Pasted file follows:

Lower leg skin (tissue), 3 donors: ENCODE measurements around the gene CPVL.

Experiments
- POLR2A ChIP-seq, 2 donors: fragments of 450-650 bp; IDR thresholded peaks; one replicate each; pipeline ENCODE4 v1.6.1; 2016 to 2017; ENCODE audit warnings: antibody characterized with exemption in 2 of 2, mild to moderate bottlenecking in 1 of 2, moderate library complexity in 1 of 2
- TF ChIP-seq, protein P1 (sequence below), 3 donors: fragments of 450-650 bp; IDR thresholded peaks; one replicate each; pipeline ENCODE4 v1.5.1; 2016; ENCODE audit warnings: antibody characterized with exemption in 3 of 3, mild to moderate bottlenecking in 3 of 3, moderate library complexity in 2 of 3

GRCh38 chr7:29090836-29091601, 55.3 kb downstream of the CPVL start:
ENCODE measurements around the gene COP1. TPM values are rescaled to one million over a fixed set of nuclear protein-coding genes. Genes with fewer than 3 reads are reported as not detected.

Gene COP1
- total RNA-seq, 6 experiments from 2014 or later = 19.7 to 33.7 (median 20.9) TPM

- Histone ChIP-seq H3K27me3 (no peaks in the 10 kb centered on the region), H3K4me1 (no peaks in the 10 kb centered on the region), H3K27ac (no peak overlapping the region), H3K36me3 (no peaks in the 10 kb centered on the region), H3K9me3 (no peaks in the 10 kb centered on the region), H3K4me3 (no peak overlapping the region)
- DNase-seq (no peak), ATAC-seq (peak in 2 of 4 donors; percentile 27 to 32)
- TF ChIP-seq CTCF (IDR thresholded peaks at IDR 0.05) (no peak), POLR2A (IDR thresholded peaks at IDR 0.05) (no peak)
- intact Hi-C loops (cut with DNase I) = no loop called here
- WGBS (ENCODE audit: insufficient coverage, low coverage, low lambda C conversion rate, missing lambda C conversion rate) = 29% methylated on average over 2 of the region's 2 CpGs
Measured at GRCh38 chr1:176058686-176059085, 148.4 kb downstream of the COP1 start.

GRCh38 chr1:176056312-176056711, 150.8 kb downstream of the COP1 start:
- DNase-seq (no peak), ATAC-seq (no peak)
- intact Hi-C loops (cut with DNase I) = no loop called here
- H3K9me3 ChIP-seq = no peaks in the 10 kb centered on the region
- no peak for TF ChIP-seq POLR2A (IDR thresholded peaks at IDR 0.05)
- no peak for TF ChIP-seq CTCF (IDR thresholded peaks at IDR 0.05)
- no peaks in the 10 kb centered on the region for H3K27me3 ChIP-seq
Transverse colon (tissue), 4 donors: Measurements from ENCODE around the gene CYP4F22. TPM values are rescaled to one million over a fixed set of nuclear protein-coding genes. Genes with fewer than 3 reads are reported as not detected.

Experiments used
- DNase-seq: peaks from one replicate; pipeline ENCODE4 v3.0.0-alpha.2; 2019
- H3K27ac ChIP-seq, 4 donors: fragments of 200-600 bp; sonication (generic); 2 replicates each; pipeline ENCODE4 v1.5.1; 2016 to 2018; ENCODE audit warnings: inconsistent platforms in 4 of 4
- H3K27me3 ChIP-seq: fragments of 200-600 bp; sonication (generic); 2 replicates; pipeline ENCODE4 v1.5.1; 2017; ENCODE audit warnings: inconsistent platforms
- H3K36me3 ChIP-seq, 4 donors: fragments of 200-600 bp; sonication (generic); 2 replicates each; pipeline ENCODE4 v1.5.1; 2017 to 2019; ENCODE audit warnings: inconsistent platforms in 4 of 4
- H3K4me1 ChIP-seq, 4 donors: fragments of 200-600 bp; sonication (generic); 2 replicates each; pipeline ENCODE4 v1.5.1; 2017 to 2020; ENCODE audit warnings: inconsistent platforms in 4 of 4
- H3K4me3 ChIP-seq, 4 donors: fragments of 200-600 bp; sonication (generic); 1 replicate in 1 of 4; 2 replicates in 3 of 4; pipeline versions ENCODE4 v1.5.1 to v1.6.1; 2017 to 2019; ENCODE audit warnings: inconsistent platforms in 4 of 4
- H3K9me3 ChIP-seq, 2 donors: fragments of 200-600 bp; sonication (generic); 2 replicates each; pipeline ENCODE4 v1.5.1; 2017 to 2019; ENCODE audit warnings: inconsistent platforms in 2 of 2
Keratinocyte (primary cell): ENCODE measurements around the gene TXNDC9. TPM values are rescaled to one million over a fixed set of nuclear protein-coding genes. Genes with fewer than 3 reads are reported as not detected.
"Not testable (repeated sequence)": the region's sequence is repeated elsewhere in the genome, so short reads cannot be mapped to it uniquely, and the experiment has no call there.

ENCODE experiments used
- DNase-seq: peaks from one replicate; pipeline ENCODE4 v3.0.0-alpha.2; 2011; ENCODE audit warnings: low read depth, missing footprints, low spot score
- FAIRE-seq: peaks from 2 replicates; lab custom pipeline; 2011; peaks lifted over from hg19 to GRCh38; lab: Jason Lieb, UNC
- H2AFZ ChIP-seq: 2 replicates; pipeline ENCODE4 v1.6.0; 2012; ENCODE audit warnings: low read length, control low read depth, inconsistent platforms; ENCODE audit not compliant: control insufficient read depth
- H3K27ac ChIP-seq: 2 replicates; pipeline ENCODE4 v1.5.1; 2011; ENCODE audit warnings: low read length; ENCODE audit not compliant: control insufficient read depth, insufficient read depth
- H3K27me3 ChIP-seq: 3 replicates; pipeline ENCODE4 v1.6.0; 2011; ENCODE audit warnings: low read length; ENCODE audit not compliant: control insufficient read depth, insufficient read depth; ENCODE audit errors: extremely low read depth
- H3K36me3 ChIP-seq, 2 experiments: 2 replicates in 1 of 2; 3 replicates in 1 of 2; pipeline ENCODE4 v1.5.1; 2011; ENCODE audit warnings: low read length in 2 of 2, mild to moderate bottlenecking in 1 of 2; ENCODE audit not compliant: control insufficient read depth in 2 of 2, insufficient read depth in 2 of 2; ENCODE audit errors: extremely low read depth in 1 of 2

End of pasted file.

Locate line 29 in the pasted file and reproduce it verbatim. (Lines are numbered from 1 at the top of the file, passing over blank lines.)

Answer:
- H3K4me3 ChIP-seq, 4 donors: fragments of 200-600 bp; sonication (generic); 1 replicate in 1 of 4; 2 replicates in 3 of 4; pipeline versions ENCODE4 v1.5.1 to v1.6.1; 2017 to 2019; ENCODE audit warnings: inconsistent platforms in 4 of 4